Between The Alexandrian War of 48 BCE and the Muslim conquest of 642 CE, the Library of Alexandria, containing a million scrolls and tens of thousands of individual works was completely destroyed, its contents scattered and lost. An appreciable percentage of all human knowledge to that point in history was erased. Yet in his novella “The Congress”, Jorge Luis Borges wrote that “every few centuries, it’s necessary to burn the Library of Alexandria”.

    In his session James will ask if, as we build ourselves new structures of knowledge and certainty, as we design our future, should we be concerned with the value of our ruins?

    http://2010.dconstruct.org/speakers/james-bridle

    With a background in both computing and traditional publishing James Bridle attempts to bridge the gaps between technology and literature. He runs Bookkake, a small independent publisher and writes about books and the publishing industry at booktwo.org. In 2009 he helped launch Enhanced Editions, the first e-reading application with integrated audiobooks.

    —Huffduffed by dConstruct

  6. Infinite Scroll

    Our distant ancestors often felt overloaded by information. (“Have you read Cicero’s latest speech?” “I don’t have time!”) Throughout history we’ve invented shortcuts like tables of contents, indexes, book reviews, and encyclopedias. What technological solutions might help us cope with the information overload we experience today? Guests include: Stewart Butterfield, CEO of Slack, and Nathan Jurgenson, Snapchat sociologist.

    https://slate.com/technology/2018/11/tools-to-manage-information-overload-tables-of-contents-indexes-encyclopedias-slack.html

    —Huffduffed by kevinpacheco

  7. Infinite Scroll

    Our distant ancestors often felt overloaded by information. (“Have you read Cicero’s latest speech?” “I don’t have time!”) Throughout history we’ve invented shortcuts like tables of contents, indexes, book reviews, and encyclopedias. What technological solutions might help us cope with the information overload we experience today? Guests include: Stewart Butterfield, CEO of Slack, and Nathan Jurgenson, Snapchat sociologist.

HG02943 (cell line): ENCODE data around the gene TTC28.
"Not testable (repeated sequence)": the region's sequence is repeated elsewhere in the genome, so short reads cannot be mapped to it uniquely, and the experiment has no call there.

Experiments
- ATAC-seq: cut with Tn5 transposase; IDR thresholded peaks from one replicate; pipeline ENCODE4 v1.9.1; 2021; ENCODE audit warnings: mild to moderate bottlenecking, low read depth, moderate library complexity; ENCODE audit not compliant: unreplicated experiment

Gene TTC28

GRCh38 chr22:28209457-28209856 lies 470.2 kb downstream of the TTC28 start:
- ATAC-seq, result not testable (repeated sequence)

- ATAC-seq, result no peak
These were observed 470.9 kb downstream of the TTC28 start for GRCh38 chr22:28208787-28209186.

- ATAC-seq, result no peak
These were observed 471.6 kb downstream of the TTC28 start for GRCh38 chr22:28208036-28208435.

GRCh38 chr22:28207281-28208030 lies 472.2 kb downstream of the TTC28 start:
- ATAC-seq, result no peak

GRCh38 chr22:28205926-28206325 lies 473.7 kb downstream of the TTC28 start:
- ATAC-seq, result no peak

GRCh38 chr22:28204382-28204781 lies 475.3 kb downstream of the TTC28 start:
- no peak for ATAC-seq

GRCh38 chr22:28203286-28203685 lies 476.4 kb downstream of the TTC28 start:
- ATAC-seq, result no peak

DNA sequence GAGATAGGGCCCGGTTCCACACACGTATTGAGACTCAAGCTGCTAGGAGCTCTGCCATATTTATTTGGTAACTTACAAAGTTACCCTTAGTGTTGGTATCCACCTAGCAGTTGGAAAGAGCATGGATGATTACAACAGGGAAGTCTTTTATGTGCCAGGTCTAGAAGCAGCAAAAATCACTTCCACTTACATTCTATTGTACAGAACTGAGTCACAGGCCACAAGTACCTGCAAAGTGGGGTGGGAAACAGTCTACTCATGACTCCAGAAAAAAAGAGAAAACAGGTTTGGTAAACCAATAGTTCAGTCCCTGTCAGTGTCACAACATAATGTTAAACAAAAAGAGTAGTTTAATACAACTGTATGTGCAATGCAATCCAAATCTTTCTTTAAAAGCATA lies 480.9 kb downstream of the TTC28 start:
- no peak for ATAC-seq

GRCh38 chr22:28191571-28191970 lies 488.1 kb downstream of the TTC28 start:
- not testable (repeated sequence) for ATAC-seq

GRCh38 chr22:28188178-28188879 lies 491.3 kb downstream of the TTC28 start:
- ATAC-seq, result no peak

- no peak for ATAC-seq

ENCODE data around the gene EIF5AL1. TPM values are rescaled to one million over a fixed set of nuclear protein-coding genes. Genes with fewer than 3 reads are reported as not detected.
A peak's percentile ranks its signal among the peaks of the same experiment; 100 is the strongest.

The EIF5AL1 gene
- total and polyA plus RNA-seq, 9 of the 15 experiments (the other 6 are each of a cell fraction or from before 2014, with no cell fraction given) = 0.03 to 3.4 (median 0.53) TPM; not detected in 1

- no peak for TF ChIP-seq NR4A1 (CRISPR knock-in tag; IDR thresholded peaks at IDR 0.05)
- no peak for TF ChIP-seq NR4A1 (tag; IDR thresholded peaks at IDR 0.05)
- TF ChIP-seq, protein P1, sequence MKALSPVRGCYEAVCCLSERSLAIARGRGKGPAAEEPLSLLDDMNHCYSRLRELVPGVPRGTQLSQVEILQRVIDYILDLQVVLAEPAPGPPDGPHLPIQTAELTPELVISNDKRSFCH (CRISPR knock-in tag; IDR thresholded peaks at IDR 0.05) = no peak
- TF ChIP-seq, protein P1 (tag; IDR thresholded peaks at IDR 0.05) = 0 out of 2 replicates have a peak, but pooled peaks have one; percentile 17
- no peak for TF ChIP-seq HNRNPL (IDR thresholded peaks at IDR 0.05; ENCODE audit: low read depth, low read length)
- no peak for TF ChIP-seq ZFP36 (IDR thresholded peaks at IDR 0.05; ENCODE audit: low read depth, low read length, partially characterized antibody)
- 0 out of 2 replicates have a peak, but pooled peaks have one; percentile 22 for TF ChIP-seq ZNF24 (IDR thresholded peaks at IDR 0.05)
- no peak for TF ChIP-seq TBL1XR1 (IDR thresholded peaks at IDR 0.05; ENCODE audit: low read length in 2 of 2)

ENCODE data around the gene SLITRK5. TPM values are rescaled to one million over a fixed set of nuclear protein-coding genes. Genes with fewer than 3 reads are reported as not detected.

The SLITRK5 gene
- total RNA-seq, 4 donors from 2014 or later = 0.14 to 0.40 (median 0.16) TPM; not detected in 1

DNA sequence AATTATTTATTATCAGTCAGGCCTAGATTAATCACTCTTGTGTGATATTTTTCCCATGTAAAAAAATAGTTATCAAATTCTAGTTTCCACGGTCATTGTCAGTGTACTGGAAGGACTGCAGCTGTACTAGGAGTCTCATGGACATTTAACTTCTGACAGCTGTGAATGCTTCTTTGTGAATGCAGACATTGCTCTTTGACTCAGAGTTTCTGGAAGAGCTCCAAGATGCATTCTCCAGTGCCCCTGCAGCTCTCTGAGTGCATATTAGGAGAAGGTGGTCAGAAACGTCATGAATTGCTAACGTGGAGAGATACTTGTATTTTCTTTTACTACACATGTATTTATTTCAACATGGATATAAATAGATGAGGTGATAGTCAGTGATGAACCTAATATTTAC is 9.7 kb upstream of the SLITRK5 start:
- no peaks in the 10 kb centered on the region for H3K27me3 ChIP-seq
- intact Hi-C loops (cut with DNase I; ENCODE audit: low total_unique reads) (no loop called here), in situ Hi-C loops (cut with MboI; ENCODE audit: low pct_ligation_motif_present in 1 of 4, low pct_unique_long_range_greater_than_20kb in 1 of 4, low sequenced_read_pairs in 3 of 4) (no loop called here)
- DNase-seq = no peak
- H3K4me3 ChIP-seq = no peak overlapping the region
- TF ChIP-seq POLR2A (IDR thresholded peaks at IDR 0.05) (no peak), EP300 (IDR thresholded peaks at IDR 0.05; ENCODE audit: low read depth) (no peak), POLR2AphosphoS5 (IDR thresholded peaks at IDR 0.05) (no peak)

https://slate.com/technology/2018/11/tools-to-manage-information-overload-tables-of-contents-indexes-encyclopedias-slack.html

    —Huffduffed by adactio

  8. A Cunning Plan

    Inventing the next twenty years, strategic foresight, fictional futurism and English rural magic: Warren Ellis attempts to convince you that they are all pretty much the same thing, and why it was very important that some people used to stalk around village hedgerows at night wearing iron goggles.

    http://2014.dconstruct.org/conference/warrenellis/

    Warren Ellis is a writer. He is not the violinist in the Bad Seeds.

    Some of the things he has written have pictures in them, like Transmetropolitan, Planetary, and The Authority. Some of the things he has written are constructed entirely from words, like Crooked Little Vein and the best-selling Gun Machine.

    Gun Machine is currently being developed for television. His book Red was adapted for the big screen in 2010. We shan’t hold it against him.

    You can find him on Twitter, on Tumblr, on This Is My Jam, and you used to be able to find him in Second Life, but most importantly, he has his own website because he’s down with the Indie Web.

    —Huffduffed by dConstruct

  9. Michael Nelson on digital preservation

    Michael Nelson, Associate Professor at Old Dominion University, developed, along with colleagues at the Los Alamos National Laboratory, “Memento,” a technical framework aimed at better integrating the current and the past web. In the past, archiving history involved collecting tangible things such as letters and newspapers. Now, Nelson points out, the web has become a primary medium with no serious preservation system in place. He discusses how the web is stuck in the perpetual now, making it difficult to view past information. The goal behind Memento, according to Nelson, is to create an all-inclusive Internet archive system, which will allow users to engage in a form of Internet time travel, surpassing the current archive systems such as the Wayback Machine.

    http://surprisinglyfree.com/2011/09/06/michael-nelson/

    —Huffduffed by KurtL